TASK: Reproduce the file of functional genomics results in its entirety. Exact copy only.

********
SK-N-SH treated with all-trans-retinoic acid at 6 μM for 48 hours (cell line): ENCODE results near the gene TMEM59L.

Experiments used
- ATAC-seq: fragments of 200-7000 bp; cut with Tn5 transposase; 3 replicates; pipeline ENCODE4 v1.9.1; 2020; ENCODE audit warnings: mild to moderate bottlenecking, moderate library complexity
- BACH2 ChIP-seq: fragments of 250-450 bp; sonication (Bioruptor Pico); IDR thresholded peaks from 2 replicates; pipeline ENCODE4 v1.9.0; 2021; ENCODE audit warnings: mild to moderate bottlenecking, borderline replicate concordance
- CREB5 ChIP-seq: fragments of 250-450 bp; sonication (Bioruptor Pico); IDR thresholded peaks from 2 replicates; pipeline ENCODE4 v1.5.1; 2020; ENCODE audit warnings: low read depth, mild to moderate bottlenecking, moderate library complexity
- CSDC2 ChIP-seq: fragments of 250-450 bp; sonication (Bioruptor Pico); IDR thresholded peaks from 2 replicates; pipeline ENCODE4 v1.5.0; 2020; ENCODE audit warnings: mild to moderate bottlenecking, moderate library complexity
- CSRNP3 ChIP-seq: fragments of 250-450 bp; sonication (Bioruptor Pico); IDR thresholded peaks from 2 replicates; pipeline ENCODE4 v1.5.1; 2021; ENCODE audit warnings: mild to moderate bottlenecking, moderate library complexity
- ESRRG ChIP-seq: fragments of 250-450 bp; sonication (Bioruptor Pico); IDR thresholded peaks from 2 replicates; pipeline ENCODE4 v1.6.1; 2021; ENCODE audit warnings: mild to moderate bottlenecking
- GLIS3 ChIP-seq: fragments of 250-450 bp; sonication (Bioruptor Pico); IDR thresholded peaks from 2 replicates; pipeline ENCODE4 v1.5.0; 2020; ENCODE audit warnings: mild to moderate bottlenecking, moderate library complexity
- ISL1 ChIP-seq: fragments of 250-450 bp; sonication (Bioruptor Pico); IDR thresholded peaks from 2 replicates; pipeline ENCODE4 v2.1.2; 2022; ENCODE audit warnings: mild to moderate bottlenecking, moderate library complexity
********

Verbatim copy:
SK-N-SH treated with all-trans-retinoic acid at 6 μM for 48 hours (cell line): ENCODE results near the gene TMEM59L.

Experiments used
- ATAC-seq: fragments of 200-7000 bp; cut with Tn5 transposase; 3 replicates; pipeline ENCODE4 v1.9.1; 2020; ENCODE audit warnings: mild to moderate bottlenecking, moderate library complexity
- BACH2 ChIP-seq: fragments of 250-450 bp; sonication (Bioruptor Pico); IDR thresholded peaks from 2 replicates; pipeline ENCODE4 v1.9.0; 2021; ENCODE audit warnings: mild to moderate bottlenecking, borderline replicate concordance
- CREB5 ChIP-seq: fragments of 250-450 bp; sonication (Bioruptor Pico); IDR thresholded peaks from 2 replicates; pipeline ENCODE4 v1.5.1; 2020; ENCODE audit warnings: low read depth, mild to moderate bottlenecking, moderate library complexity
- CSDC2 ChIP-seq: fragments of 250-450 bp; sonication (Bioruptor Pico); IDR thresholded peaks from 2 replicates; pipeline ENCODE4 v1.5.0; 2020; ENCODE audit warnings: mild to moderate bottlenecking, moderate library complexity
- CSRNP3 ChIP-seq: fragments of 250-450 bp; sonication (Bioruptor Pico); IDR thresholded peaks from 2 replicates; pipeline ENCODE4 v1.5.1; 2021; ENCODE audit warnings: mild to moderate bottlenecking, moderate library complexity
- ESRRG ChIP-seq: fragments of 250-450 bp; sonication (Bioruptor Pico); IDR thresholded peaks from 2 replicates; pipeline ENCODE4 v1.6.1; 2021; ENCODE audit warnings: mild to moderate bottlenecking
- GLIS3 ChIP-seq: fragments of 250-450 bp; sonication (Bioruptor Pico); IDR thresholded peaks from 2 replicates; pipeline ENCODE4 v1.5.0; 2020; ENCODE audit warnings: mild to moderate bottlenecking, moderate library complexity
- ISL1 ChIP-seq: fragments of 250-450 bp; sonication (Bioruptor Pico); IDR thresholded peaks from 2 replicates; pipeline ENCODE4 v2.1.2; 2022; ENCODE audit warnings: mild to moderate bottlenecking, moderate library complexity